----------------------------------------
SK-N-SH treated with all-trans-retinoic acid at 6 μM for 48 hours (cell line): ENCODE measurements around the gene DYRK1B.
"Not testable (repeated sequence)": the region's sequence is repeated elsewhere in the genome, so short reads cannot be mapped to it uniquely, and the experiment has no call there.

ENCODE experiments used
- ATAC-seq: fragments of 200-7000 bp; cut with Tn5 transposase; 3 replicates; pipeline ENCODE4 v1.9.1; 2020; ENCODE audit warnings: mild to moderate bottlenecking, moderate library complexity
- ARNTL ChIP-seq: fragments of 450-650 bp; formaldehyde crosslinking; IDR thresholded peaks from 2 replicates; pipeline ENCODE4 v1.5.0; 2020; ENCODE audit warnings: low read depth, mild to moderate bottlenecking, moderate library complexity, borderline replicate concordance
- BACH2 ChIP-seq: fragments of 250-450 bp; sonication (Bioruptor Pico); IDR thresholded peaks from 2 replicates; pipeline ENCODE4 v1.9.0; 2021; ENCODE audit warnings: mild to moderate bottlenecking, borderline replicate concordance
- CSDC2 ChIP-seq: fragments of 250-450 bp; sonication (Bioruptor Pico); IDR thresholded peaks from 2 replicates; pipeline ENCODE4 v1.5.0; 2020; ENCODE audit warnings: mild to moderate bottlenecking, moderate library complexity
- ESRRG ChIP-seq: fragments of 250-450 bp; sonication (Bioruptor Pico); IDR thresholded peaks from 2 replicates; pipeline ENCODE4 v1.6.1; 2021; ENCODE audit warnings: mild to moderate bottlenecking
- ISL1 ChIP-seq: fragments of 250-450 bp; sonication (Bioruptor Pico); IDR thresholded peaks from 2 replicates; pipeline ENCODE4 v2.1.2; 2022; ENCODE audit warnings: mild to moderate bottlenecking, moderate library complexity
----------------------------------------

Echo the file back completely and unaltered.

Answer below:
SK-N-SH treated with all-trans-retinoic acid at 6 μM for 48 hours (cell line): ENCODE measurements around the gene DYRK1B.
"Not testable (repeated sequence)": the region's sequence is repeated elsewhere in the genome, so short reads cannot be mapped to it uniquely, and the experiment has no call there.

ENCODE experiments used
- ATAC-seq: fragments of 200-7000 bp; cut with Tn5 transposase; 3 replicates; pipeline ENCODE4 v1.9.1; 2020; ENCODE audit warnings: mild to moderate bottlenecking, moderate library complexity
- ARNTL ChIP-seq: fragments of 450-650 bp; formaldehyde crosslinking; IDR thresholded peaks from 2 replicates; pipeline ENCODE4 v1.5.0; 2020; ENCODE audit warnings: low read depth, mild to moderate bottlenecking, moderate library complexity, borderline replicate concordance
- BACH2 ChIP-seq: fragments of 250-450 bp; sonication (Bioruptor Pico); IDR thresholded peaks from 2 replicates; pipeline ENCODE4 v1.9.0; 2021; ENCODE audit warnings: mild to moderate bottlenecking, borderline replicate concordance
- CSDC2 ChIP-seq: fragments of 250-450 bp; sonication (Bioruptor Pico); IDR thresholded peaks from 2 replicates; pipeline ENCODE4 v1.5.0; 2020; ENCODE audit warnings: mild to moderate bottlenecking, moderate library complexity
- ESRRG ChIP-seq: fragments of 250-450 bp; sonication (Bioruptor Pico); IDR thresholded peaks from 2 replicates; pipeline ENCODE4 v1.6.1; 2021; ENCODE audit warnings: mild to moderate bottlenecking
- ISL1 ChIP-seq: fragments of 250-450 bp; sonication (Bioruptor Pico); IDR thresholded peaks from 2 replicates; pipeline ENCODE4 v2.1.2; 2022; ENCODE audit warnings: mild to moderate bottlenecking, moderate library complexity